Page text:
19. The IRS rules prevent moving a 403b balance into a 401k plan while still employed by the plans' sponsor. This has come up before on this forum. If the OP changes school districts, it would be possible. The 403b would be put in a separate account within the 401k, and would use the mutual funds of the 401k. Taking a distribution of the 403b would be both taxable and generate a penalty if under age 59.5. I agree that a "taxable event" isn't relevant to what OP wants to do.
  20. Yes, you need a low-cost 403b plan that you can move your annuity 403b balance into. The Aspire Self Direct 403b would work, but the Security Benefit NEA Direct Invest would be a lower cost 403b. If you use the 3 funds that Ed, Bash Dash and others use, you will have the lowest cost 403b plan anybody here knows about! Even lower than your excellent PERSI 401K! If both you and your wife have an annuity 403b, you will both need to set up a 403b account with either Aspire or SB NEA Direct Invest. However it sounds like only you have the 403b annuity? Not being able to move the annuity balance into the PERSI 401k is not a problem because you have 2 very good 403b plans available.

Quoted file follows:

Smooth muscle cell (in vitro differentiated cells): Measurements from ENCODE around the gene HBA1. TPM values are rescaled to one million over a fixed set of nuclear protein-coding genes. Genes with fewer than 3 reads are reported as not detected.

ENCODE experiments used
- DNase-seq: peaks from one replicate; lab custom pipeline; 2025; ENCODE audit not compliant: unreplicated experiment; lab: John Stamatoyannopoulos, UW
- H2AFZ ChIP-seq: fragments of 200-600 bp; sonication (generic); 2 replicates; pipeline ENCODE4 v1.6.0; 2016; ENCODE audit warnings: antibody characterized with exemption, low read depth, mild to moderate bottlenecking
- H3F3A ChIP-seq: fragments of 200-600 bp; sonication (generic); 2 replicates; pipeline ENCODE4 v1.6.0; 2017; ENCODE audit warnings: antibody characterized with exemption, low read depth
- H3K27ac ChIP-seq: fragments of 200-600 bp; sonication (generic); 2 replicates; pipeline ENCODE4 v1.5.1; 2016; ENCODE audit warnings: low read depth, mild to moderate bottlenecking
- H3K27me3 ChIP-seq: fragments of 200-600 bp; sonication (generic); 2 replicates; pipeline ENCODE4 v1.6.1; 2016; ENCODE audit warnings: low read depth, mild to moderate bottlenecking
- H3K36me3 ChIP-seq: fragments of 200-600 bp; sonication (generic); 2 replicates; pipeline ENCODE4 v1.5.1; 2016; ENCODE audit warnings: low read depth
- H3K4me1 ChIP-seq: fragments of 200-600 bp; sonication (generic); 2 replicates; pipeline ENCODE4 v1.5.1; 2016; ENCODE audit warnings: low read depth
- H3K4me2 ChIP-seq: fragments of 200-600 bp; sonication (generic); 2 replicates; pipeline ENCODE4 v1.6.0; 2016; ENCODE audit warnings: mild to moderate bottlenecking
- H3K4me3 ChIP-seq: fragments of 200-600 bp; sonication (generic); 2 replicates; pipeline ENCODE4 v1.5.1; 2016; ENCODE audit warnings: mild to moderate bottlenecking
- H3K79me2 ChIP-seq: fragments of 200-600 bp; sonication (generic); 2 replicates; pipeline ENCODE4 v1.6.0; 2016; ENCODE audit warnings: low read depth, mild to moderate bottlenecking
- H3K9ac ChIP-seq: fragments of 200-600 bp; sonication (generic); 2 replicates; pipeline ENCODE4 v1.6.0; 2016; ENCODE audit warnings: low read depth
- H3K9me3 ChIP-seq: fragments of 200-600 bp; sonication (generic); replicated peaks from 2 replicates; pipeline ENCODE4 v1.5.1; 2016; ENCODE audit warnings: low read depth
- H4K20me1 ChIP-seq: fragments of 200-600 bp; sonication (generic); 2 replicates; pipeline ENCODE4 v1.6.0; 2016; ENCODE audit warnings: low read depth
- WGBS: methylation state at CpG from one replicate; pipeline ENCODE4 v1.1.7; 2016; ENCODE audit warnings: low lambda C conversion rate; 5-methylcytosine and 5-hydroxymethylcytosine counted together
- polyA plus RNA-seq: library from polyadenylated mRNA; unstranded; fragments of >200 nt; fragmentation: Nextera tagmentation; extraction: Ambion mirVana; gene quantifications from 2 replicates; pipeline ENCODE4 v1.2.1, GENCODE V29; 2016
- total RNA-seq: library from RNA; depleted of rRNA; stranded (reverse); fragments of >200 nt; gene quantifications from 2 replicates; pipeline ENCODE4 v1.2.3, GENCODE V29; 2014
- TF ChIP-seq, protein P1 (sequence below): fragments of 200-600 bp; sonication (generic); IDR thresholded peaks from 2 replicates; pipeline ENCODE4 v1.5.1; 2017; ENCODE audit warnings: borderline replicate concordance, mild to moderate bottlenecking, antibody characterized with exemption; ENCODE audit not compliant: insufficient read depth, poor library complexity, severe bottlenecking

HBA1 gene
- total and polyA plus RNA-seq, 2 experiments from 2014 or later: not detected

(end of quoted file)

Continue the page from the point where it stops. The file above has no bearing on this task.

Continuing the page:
21. As whyme mentioned, your experience is all too common in the K-12 403b world. Actually you are doing great to have realized the problem after only several years rather than 10 or more years! Most of us on this forum have had regrettable financial experiences that set us back $1000's. Try to view it as an important learning experience. Have you read the NY Times series of articles on the problems of the K-12 403b world? It might help give you some perspective. https://www.nytimes.com/2016/10/23/your-money/403-b-retirement-plans-fees-teachers.html?smid=tw-share&_r=0 You can stop contributing to the variable annuity 403b and put that money in a savings account until you get a new plan receiving contributions. Find out all the 401k, 403b and 457 vendors you district allows you to use. Maybe you've already done this? If you post the vendor lists on the forum, we can make suggestions. What state are you in? Just let the variable annuity sit there while you figure out the plan you want to start using. It might take a month or so before you can start making contributions to the new plan. Do you know the annual fees you are paying? Do you know what the surrender fee would be if you rolled the balance to another vendor? You can get the cash value and the surrender fee from the rep. Usually the annual fees over time equal or exceed the surrender fee, and it makes sense to get out and invest in low-cost index funds. It can take several months to get the balance of the annuity transferred to a new plan. There's paperwork from both vendors to be signed and exchanged.